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Fantasy football: Long TD was key to emotional victory
This is my 22nd season playing fantasy football, which means I’ve been emotionally invested in the outcomes of more games than I care to count at a level I would rather not admit. There have been plenty of highs and plenty of lows. But I have never experienced those extremes the way I did this past week — and the game didn’t involve my team.
After Sunday’s afternoon games, it was obvious I would not be advancing in a particular league, so my focus shifted to the other playoff semifinal. My wife held a 12-point lead heading into Sunday night’s Patriots-49ers game. Her opponent had Frank Gore and Stephen Gostkowski. She was done for the day but did have Chris Johnson going Monday night if it came down to that. We both expressed our hope it would not come down to that.
As we nervously watched, her opponent crept closer. A wild play in which Gore recovered a fumble and ran it in for a TD momentarily led to stunned silence from my wife and what I’ll generously describe as a prolonged period of not silence from me. I believe our pug left the room during this time.
It turned out that the play actually benefited my wife because it was a return TD under NFL rules and this league only awards points to position players for offensive scores.
Having dodged that bullet, my stomach was still in knots. And I still felt like screaming (the roller coaster comparison is more than metaphor when I’m watching an important NFL game). It didn’t help that the Patriots began a frantic comeback midway through the third quarter. As the extra points piled up, my blood pressure rose.
Once David Akers’ FG made the score 41-31 late in the game, I felt a small sense of relief. Gore was done for the night, my wife held a two-point lead, and what were the odds the Patriots would decide to kick a FG? Well, pretty good, as it turns out.
Needing a TD and FG to force overtime, the Patriots’ drive stalled in the final seconds and they decided to go for the easy points and take their incredibly slim chances with an ensuing onside kick. So out trots Gostkowski for what almost certainly would be a meaningless score (it turned out to be exactly that), and because the line of scrimmage was the 23, that pushed the kick past 40 yards, meaning it would be worth 5 points.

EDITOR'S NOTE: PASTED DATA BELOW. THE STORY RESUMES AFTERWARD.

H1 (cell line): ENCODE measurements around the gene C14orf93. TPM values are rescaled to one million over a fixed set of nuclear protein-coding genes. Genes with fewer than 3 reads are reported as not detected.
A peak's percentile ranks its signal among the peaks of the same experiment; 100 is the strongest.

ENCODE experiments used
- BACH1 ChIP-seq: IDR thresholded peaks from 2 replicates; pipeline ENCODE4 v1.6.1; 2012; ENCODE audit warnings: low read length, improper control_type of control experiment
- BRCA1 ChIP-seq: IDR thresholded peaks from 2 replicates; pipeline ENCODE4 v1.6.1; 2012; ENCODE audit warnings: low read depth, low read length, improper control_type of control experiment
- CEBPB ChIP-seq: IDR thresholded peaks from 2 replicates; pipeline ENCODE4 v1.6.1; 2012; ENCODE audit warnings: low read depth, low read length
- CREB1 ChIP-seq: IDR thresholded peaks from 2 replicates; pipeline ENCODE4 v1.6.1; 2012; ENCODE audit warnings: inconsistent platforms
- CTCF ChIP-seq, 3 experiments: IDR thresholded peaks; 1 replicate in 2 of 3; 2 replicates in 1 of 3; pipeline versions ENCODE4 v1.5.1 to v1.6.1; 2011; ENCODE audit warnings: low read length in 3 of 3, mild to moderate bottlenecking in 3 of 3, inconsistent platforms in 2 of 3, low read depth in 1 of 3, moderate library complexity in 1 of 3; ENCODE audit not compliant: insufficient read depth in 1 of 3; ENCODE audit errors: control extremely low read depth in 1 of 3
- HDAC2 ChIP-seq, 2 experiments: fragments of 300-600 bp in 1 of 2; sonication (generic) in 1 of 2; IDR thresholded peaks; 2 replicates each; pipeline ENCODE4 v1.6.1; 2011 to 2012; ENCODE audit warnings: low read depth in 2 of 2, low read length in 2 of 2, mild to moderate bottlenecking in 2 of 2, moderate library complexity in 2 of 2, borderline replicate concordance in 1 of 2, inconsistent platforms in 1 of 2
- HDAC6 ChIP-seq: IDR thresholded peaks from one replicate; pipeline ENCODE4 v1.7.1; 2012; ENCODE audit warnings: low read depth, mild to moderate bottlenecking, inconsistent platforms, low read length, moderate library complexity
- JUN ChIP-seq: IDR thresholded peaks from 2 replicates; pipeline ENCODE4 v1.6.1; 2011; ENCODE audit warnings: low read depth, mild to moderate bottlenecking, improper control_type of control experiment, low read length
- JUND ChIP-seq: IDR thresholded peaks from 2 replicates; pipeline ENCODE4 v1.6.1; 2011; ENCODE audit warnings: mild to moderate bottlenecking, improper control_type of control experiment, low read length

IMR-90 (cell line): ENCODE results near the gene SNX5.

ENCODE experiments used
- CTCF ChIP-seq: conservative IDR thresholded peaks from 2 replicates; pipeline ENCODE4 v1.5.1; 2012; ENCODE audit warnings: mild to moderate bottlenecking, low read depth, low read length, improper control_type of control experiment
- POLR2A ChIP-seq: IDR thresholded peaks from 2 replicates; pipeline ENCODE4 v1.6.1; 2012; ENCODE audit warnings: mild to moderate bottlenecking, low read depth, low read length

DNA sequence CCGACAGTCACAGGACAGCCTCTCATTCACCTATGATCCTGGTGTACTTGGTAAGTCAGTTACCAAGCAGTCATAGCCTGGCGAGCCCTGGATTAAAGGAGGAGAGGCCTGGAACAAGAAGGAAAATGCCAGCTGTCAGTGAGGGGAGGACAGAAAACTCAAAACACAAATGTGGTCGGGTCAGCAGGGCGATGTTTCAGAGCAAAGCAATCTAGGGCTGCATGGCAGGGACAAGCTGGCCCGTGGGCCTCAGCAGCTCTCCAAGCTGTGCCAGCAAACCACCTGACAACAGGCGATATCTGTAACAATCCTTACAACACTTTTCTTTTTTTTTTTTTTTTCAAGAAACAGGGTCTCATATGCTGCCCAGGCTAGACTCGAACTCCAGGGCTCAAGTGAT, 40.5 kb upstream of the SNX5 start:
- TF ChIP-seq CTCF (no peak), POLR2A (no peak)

As the kick sailed through the uprights, my wife cursed the league’s FG scoring system and I just cursed. I think the pug left the room again.
Minutes earlier, I thought we would go to bed safe in knowing she had won, not having to stress over Chris Johnson holding her fantasy fate in his hands. But now, she was trailing by three points in a league in which 80 yards is only worth two points. To win, Johnson would have to, at the very least, reach 100 yards or score. As I was annoyingly explaining this to my wife, she pulled up the league website to check Johnson’s recent fantasy performances. In the previous three weeks, he had scored four total points. Uh-oh!
Trying to go positive after hours of negativity, I kept saying, “It’s all right, you’re gonna win. I can see it — a long touchdown run.” I actually had thought about such a scenario earlier in the night as her lead was dwindling, but my declarations at the moment were nothing more than me trying to make up for dragging my wife along on the aforementioned roller-coaster ride.
Once Monday night’s game kicked off, I was tracking every play, hoping Johnson would break a big run early to calm me down or maybe even score quickly so I could move on to worrying about something else. Johnson’s first three carries resulted in a total of 0 yards. Uh-oh!
At this point in the night, I received a call. My smart, funny and beautiful wife had lost track of her keys while shopping. Our 16-month-old was the prime suspect, but he wasn’t talking. He was, however, crying, so I left work early to do what I could.
On the 30-minute drive there, I realized I would receive a text from my brother, the commissioner, if Johnson gained enough yards or scored. My phone was silent the whole way. I didn’t want to stress over it any longer, so I turned my phone off (or so I thought), put it in my pocket and entered the store with my focus now completely on getting our son to bed and finding those keys.
I was only there a few minutes when a cashier alerted us that a set of keys was just turned in. They had been left in a cart. They were my wife’s. We were all smiles — me, my wife and her friend who had come to help out. Even the very tired boy cracked a smile.
I then left with our son while my wife stuck around to decompress with her friend. I had forgotten all about the game as I sang made-up songs to keep my passenger from getting too cranky. Then my phone made a noise. The game! This is it! I pulled the phone from my pocket, hit a couple buttons and there it was: “Hey, she just won.” I immediately dialed my brother’s number to get the specifics. A 94-yard TD run! Yes!
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By Andrew P. Napolitano
Obama's veil of secrecy is pierced
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